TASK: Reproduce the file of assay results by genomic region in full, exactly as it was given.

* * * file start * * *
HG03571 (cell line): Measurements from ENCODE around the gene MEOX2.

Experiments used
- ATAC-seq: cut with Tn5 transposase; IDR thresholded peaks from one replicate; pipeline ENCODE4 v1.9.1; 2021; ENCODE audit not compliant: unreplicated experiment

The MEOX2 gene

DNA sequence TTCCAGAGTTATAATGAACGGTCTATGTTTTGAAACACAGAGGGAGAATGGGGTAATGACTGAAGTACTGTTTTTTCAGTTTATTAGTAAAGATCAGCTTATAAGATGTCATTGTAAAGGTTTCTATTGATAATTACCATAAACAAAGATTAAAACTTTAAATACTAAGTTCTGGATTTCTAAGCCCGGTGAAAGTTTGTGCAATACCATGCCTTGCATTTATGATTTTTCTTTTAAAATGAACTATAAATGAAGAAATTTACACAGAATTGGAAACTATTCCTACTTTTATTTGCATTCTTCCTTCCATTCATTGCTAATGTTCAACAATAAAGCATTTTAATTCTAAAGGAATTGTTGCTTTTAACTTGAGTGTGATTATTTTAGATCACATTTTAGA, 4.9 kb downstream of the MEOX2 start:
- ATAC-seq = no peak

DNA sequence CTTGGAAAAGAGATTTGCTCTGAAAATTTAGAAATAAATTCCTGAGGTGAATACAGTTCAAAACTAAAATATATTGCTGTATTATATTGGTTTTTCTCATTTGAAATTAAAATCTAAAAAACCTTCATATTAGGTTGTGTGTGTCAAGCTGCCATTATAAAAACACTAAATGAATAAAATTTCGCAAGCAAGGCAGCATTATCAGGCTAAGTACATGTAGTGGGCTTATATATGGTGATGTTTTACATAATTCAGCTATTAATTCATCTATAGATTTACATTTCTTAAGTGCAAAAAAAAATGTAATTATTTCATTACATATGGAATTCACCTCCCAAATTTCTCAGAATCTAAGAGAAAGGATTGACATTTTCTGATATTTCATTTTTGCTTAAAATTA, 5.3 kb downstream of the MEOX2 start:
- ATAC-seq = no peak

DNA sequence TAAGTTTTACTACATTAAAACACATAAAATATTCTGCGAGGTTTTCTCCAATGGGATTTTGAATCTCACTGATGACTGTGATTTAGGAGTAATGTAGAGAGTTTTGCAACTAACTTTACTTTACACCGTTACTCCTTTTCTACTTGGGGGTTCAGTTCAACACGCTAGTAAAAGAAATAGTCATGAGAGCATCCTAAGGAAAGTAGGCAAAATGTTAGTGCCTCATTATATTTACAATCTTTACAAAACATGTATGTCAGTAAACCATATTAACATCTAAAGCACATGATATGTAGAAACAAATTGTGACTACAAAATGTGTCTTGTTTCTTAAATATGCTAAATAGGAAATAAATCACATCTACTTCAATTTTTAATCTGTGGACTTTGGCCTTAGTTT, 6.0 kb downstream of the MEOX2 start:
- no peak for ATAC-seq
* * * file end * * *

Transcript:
HG03571 (cell line): Measurements from ENCODE around the gene MEOX2.

Experiments used
- ATAC-seq: cut with Tn5 transposase; IDR thresholded peaks from one replicate; pipeline ENCODE4 v1.9.1; 2021; ENCODE audit not compliant: unreplicated experiment

The MEOX2 gene

DNA sequence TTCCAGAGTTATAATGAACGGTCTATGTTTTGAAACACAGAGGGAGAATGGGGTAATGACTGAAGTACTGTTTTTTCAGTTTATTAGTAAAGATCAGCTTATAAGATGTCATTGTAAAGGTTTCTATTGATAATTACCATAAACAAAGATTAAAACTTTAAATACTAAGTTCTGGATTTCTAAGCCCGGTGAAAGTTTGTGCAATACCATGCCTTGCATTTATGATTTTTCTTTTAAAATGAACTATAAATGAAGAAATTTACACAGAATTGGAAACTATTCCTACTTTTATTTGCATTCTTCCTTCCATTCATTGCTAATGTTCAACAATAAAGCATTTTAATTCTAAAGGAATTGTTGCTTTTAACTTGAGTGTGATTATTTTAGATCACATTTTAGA, 4.9 kb downstream of the MEOX2 start:
- ATAC-seq = no peak

DNA sequence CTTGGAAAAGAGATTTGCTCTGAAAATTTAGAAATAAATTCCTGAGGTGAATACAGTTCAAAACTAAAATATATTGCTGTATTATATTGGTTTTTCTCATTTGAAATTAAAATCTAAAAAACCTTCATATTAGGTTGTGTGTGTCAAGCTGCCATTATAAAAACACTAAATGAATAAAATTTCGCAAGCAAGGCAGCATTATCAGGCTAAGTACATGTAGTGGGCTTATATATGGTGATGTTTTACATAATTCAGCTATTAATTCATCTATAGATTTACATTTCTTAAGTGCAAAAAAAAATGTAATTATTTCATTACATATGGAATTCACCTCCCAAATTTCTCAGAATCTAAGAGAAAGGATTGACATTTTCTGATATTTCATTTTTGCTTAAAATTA, 5.3 kb downstream of the MEOX2 start:
- ATAC-seq = no peak

DNA sequence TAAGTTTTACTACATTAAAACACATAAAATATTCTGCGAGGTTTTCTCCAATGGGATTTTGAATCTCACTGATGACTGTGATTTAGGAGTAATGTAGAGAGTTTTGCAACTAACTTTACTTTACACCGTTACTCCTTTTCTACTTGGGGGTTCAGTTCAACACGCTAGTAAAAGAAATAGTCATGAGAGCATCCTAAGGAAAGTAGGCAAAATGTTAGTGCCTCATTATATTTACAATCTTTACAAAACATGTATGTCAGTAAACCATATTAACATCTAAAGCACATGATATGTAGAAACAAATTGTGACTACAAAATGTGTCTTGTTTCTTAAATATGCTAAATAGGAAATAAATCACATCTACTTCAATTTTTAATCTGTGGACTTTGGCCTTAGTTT, 6.0 kb downstream of the MEOX2 start:
- no peak for ATAC-seq